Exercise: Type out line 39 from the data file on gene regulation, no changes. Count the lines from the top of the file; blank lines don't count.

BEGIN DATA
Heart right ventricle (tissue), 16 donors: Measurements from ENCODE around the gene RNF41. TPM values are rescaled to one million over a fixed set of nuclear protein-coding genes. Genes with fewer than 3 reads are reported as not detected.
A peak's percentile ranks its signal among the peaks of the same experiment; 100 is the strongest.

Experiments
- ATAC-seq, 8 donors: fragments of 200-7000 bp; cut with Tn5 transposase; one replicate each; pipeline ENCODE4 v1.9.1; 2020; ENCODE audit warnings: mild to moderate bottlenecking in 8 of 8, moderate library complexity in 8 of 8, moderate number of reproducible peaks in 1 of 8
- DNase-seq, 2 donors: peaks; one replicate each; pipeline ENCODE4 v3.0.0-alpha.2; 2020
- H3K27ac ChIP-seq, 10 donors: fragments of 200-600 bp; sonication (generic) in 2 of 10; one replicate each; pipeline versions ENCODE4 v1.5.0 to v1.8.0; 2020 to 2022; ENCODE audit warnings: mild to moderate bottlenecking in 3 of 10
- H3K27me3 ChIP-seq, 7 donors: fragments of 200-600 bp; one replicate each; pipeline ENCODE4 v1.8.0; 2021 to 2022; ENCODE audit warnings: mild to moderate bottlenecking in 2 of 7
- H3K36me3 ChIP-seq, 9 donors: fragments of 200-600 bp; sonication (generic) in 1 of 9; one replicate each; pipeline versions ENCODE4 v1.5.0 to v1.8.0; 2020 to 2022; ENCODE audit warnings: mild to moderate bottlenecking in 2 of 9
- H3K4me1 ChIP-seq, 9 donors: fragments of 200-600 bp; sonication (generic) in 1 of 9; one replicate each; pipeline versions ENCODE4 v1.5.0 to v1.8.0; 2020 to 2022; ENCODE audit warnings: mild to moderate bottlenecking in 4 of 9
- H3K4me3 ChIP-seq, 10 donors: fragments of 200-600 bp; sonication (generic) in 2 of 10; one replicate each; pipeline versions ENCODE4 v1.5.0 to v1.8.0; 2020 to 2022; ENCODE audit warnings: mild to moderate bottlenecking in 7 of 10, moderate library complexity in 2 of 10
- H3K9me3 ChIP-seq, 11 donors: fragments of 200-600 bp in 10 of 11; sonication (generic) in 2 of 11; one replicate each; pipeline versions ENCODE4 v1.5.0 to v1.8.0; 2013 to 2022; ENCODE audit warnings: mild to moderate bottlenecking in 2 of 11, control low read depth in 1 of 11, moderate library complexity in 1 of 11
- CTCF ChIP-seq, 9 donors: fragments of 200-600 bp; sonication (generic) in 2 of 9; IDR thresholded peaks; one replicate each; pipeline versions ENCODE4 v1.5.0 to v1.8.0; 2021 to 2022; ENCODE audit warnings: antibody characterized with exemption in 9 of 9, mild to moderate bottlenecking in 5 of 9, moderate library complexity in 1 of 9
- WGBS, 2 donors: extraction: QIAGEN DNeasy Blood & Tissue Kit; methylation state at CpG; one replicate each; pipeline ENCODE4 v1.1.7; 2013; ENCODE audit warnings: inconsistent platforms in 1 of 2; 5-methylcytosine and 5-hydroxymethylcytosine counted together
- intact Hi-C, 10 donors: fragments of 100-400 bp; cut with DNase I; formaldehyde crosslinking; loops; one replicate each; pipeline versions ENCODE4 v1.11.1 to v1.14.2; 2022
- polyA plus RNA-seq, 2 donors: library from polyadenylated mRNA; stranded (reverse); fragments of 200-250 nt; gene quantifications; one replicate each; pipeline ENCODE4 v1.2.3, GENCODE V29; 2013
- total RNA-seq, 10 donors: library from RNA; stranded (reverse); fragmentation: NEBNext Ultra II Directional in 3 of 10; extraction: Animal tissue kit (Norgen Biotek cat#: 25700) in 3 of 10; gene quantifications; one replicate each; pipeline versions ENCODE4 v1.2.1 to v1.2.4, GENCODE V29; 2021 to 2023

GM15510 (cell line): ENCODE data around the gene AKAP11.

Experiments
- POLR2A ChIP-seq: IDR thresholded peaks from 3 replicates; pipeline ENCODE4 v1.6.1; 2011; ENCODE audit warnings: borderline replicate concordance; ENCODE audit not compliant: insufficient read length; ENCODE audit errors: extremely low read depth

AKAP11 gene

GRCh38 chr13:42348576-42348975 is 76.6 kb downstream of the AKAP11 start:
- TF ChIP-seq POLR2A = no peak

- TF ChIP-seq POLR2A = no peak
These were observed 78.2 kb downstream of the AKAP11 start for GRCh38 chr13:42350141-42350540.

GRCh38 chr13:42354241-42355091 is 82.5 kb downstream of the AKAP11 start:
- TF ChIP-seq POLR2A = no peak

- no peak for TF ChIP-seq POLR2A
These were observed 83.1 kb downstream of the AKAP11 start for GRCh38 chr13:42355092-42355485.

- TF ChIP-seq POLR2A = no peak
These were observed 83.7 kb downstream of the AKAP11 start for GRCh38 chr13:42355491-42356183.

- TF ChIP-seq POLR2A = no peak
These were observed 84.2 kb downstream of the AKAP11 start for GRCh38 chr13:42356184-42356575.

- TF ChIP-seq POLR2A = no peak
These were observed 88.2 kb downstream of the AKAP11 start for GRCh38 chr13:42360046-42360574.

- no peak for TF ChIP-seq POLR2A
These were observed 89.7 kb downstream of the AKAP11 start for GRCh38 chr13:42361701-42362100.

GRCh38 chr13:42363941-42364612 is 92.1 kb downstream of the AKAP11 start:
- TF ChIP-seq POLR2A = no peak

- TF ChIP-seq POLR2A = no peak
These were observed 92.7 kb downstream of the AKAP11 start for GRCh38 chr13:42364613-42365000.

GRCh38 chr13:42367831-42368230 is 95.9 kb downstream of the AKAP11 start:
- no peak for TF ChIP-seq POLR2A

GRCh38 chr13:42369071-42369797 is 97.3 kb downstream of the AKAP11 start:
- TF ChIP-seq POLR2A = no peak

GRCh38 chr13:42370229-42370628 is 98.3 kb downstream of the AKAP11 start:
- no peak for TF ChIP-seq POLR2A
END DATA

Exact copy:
- TF ChIP-seq POLR2A = no peak